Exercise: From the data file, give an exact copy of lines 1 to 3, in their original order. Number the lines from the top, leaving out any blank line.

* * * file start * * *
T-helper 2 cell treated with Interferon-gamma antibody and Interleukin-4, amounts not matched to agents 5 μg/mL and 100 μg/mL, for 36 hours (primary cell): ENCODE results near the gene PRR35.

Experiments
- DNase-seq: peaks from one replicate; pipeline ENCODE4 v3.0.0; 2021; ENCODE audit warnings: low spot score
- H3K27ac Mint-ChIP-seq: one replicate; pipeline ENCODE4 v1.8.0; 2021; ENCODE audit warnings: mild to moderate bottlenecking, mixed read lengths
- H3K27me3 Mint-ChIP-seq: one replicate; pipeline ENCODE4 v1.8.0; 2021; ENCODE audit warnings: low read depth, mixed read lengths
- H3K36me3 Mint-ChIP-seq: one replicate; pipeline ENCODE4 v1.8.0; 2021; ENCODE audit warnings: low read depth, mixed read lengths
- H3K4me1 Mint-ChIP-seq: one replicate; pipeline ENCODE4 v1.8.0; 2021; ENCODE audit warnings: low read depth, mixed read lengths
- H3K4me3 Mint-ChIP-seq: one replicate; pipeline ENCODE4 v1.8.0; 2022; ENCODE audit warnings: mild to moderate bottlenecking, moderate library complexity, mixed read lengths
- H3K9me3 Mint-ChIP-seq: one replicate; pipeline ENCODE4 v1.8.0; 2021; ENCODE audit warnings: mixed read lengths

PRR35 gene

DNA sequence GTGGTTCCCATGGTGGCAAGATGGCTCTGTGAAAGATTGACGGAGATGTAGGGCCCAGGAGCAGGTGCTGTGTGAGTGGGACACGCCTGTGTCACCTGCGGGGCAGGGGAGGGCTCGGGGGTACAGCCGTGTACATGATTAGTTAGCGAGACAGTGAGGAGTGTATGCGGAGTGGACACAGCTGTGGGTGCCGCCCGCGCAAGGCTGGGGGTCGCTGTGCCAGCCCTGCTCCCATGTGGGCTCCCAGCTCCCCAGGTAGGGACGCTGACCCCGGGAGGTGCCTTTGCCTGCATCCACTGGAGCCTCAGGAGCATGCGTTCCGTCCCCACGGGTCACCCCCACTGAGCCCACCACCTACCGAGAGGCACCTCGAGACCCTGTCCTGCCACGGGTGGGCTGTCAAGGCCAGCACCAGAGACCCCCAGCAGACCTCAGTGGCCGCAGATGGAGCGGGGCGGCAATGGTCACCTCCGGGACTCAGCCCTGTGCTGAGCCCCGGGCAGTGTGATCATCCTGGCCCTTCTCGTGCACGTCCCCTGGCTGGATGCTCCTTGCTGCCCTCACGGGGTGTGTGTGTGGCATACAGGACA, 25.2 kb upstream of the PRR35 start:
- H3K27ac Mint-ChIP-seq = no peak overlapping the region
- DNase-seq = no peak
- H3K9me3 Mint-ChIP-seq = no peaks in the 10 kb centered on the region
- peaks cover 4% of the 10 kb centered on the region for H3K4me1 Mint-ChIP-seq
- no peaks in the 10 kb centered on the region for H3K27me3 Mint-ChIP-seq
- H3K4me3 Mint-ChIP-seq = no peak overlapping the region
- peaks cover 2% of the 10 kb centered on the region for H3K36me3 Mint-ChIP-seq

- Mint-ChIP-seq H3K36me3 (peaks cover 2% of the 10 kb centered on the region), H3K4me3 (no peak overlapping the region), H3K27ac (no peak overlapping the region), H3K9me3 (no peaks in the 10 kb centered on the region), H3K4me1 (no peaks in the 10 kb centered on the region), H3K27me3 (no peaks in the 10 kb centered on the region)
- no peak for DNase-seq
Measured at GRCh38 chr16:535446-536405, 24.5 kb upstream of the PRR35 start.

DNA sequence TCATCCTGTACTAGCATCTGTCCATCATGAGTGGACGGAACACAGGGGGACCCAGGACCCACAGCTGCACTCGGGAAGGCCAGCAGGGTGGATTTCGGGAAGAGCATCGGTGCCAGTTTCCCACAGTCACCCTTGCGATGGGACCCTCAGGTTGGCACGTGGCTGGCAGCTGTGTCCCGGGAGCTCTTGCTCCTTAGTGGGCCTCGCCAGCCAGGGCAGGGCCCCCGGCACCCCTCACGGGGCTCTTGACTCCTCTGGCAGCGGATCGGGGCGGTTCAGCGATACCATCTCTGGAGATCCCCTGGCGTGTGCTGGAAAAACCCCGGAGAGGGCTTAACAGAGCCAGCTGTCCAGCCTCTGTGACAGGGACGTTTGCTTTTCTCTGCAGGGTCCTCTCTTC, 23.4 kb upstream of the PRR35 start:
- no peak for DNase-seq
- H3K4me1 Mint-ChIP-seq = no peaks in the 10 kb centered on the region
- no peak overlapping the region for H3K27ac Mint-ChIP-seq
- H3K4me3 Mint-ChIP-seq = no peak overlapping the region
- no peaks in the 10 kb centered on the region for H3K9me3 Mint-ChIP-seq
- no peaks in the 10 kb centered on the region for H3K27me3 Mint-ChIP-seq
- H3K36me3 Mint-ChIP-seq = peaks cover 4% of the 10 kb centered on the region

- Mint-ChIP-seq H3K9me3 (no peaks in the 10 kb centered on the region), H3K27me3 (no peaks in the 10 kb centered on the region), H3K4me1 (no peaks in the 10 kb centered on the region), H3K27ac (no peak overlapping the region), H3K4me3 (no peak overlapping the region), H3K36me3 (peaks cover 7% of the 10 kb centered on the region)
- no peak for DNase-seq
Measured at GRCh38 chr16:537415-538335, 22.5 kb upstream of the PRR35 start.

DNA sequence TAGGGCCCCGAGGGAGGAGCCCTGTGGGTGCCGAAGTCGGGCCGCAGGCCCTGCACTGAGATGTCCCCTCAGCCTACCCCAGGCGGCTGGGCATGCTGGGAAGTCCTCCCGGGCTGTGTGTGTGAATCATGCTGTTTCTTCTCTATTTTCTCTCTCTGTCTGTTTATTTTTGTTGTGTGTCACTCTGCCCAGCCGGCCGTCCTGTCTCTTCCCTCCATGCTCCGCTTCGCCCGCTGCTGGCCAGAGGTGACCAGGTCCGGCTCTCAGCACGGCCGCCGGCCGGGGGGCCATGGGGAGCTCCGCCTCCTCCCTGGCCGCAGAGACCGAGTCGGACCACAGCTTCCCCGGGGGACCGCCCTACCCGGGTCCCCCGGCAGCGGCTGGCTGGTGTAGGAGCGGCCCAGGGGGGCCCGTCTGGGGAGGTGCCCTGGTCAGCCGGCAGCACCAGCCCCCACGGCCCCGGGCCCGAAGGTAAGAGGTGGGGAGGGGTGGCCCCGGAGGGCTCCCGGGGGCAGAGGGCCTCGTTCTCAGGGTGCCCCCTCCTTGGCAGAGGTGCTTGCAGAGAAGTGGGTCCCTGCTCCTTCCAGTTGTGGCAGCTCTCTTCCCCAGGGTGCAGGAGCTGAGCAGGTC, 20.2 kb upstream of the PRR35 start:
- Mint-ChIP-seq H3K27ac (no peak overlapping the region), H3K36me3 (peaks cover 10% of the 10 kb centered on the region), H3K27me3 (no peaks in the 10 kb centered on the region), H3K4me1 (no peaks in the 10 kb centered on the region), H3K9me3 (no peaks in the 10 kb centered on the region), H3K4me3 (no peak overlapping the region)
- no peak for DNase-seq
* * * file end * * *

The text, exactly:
T-helper 2 cell treated with Interferon-gamma antibody and Interleukin-4, amounts not matched to agents 5 μg/mL and 100 μg/mL, for 36 hours (primary cell): ENCODE results near the gene PRR35.

Experiments
- DNase-seq: peaks from one replicate; pipeline ENCODE4 v3.0.0; 2021; ENCODE audit warnings: low spot score